Strike Rochdale from the record books. The Co-op began in Scotland.
… the cooperative movement was born nearly 240 years ago in a barely-furnished cottage in Fenwick, East Ayrshire. (And it’s pronounced ‘fennick’, before you ask.)
WindShare‘s having a special general meeting tonight to discuss the following resolution:
Moved that the Board of WindShare recommends to the WindShare I membership at their general meeting of June 7, 2006, the merger of WindShare I and WindShare II for the purpose of entering into the activities necessary for the development of the proposed Lakewind Proposal.
This is quite an important step, and since I’m still in Pittsburgh, I’d hoped to vote by proxy. I was informed by the WindShare administrator that this wasn’t possible; the Cooperative Corporations Act does not allow proxy voting.
I’m annoyed by this, as it looks like WindShare is going to merge its capital with a 10MW project being built on a site with a 6.5 m/s mean wind speed. I wouldn’t develop a project on a site with this low a wind speed, so I asked the following of the board:
Can you clarify, please, that the vote can only be carried if a majority of WindShare members are present at the meeting? It would be grossly unfair if an important vote like this one was carried by a minority.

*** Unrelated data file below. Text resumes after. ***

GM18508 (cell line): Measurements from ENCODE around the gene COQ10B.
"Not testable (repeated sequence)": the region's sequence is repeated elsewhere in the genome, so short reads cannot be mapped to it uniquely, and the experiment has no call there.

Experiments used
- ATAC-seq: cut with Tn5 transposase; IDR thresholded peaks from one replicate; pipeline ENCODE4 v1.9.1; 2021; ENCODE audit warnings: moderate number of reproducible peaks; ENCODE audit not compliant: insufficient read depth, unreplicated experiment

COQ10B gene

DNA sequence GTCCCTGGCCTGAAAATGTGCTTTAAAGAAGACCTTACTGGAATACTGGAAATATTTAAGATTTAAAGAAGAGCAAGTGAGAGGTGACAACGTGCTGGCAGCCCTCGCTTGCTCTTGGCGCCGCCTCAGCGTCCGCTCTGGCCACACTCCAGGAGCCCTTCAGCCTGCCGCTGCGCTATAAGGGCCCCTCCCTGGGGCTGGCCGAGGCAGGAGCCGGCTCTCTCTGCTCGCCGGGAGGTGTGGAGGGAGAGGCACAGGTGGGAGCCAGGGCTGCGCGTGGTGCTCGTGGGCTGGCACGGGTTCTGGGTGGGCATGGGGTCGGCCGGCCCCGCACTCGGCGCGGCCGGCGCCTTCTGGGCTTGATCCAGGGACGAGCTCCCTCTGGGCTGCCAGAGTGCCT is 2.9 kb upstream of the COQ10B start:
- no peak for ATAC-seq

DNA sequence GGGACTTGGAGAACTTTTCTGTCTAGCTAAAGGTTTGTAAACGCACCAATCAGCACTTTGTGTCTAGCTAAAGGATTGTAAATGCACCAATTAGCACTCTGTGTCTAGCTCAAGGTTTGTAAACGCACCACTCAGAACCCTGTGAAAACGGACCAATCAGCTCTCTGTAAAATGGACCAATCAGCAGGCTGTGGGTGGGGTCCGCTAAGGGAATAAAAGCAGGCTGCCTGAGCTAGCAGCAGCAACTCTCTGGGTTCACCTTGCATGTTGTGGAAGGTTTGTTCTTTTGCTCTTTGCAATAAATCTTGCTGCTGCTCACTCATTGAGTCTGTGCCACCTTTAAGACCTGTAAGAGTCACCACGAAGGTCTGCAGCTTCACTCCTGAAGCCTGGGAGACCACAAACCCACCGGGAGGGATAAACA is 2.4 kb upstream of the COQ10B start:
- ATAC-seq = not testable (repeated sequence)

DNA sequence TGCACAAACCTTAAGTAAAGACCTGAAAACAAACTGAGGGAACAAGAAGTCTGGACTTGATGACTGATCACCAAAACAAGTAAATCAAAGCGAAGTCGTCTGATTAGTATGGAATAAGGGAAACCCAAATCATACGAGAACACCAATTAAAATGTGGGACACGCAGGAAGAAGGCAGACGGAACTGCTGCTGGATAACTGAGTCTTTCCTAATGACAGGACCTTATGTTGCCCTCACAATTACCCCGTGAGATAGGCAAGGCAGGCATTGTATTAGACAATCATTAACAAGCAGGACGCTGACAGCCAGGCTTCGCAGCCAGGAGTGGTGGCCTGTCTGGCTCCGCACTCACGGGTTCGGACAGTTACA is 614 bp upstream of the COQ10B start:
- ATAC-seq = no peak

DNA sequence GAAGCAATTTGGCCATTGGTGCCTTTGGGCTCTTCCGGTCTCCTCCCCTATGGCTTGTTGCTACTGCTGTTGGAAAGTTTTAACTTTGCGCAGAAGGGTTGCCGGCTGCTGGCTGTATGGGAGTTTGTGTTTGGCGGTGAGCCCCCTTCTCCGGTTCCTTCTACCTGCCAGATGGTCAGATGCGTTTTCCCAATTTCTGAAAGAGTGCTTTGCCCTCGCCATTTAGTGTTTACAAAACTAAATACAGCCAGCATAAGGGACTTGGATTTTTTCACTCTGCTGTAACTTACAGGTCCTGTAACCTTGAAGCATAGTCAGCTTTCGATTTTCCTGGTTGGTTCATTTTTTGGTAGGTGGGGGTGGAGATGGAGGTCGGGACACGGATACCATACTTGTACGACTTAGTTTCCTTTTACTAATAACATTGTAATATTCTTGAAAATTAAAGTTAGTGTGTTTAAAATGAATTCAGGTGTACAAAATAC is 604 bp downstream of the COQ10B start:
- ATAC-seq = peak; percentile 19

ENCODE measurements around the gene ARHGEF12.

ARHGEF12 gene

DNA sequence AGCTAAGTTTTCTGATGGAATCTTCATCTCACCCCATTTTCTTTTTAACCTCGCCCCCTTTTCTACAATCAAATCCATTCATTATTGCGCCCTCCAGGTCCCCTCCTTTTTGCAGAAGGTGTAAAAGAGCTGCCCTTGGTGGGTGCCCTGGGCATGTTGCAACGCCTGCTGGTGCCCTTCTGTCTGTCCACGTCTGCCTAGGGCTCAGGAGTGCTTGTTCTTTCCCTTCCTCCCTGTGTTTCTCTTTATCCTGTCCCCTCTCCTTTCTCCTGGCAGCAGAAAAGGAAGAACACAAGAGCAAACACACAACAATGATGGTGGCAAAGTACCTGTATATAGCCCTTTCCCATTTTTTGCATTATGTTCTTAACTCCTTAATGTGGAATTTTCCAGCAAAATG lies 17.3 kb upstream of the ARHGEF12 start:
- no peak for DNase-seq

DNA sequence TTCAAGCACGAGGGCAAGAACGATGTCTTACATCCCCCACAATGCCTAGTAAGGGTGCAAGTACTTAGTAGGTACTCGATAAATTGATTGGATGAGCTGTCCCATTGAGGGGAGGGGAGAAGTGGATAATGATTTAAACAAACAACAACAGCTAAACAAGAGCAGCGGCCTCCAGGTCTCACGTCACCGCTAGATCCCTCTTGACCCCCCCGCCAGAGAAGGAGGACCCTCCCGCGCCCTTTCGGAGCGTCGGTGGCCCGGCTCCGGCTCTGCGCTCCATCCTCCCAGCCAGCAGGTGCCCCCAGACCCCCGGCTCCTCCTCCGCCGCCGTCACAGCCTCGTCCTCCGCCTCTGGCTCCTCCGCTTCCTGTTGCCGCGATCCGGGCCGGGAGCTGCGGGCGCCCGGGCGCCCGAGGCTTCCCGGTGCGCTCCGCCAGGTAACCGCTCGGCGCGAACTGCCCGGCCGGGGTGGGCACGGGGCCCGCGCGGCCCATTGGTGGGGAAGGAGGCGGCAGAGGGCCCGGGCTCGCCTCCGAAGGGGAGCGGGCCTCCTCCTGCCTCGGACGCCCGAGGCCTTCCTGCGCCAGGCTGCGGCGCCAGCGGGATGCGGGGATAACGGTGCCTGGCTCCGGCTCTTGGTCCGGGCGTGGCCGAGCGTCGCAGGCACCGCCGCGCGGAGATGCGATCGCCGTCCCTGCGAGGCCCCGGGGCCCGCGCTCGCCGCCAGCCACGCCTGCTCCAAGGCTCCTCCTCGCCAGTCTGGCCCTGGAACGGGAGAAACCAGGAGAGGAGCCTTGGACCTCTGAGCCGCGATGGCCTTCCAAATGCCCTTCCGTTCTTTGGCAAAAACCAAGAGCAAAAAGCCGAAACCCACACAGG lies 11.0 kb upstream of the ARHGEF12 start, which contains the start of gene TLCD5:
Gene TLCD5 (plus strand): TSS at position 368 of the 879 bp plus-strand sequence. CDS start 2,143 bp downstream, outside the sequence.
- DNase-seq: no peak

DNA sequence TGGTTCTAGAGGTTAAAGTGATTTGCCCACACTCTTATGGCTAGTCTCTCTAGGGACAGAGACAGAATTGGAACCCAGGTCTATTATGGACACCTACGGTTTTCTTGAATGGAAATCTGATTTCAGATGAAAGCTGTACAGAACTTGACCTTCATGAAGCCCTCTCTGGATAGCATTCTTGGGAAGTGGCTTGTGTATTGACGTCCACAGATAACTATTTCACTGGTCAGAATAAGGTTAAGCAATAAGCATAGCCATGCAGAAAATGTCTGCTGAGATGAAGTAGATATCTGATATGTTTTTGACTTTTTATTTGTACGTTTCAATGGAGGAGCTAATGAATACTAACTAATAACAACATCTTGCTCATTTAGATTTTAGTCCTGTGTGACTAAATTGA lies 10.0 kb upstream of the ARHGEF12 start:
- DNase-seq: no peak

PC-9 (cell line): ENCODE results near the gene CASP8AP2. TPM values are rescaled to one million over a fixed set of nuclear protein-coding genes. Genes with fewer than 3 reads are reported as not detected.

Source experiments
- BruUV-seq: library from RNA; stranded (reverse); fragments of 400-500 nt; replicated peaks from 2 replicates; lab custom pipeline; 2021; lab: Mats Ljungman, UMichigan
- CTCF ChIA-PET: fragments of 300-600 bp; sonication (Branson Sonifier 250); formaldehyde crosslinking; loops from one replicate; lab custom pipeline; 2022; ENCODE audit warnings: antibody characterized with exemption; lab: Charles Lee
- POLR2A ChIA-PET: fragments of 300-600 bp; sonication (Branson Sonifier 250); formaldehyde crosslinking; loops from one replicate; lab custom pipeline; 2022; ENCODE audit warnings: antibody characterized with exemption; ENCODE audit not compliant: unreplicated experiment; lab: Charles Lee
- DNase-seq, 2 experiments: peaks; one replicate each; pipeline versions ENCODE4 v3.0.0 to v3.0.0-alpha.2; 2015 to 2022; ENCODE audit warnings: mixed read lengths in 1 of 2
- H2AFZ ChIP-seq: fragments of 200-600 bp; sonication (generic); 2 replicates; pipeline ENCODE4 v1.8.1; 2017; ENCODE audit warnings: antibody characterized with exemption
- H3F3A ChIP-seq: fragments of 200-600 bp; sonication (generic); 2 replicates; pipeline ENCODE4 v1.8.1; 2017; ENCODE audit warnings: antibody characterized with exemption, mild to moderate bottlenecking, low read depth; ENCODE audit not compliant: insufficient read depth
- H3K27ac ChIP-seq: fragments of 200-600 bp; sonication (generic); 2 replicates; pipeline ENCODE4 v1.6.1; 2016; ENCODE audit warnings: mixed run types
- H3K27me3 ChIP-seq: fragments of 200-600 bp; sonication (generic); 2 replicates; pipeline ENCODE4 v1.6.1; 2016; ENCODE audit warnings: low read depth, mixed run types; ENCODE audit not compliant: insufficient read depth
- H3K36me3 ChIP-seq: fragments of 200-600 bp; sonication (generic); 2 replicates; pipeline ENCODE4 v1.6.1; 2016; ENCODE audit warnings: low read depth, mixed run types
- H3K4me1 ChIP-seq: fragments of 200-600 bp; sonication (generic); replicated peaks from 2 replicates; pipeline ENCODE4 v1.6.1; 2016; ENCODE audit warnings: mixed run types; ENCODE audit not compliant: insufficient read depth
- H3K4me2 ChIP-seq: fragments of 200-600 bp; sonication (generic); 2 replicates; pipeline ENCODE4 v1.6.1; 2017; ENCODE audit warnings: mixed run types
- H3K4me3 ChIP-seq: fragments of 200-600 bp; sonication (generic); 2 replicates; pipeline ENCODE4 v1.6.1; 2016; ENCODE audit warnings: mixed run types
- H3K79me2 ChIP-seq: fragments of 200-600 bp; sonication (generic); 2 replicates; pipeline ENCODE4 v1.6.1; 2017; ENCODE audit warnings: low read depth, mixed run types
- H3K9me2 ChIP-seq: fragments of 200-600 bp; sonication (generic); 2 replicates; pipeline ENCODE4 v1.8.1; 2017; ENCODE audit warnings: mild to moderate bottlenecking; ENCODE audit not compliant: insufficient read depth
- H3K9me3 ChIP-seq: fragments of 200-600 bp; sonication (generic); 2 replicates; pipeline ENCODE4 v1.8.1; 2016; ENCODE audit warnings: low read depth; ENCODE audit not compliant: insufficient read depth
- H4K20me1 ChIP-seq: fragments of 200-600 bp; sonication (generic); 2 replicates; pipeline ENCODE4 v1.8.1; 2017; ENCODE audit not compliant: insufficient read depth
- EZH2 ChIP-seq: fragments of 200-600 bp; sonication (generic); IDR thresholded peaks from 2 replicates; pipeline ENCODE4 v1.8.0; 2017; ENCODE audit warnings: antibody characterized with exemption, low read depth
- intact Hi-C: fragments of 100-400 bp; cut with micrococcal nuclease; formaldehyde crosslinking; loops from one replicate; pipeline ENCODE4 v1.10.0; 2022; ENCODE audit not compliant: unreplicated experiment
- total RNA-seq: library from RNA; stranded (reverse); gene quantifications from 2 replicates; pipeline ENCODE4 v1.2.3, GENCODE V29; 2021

I would also like to have questions brought to the board, and if possible, the meeting itself. The LakeWind information package states that Bervie has “an average wind speed of 6.5m/s … making this an excellent site for Ontario”. I would not consider a site having this wind resource to be excellent, and it would certainly not be one that would attract a commercial developer. So my questions are:
- Is it in the membership’s best interests to develop a relatively low wind site? WindShare made their political point with the ExPlace turbine, and now we must show that community wind is economically viable.
- Would either of the potential sites be forced to curtail output when/if the extra Bruce units come online? While LakeWind would be connecting to local distribution, any generation in that area might be subject to queueing limitations.
So far, I’ve heard nothing, which makes me uneasy.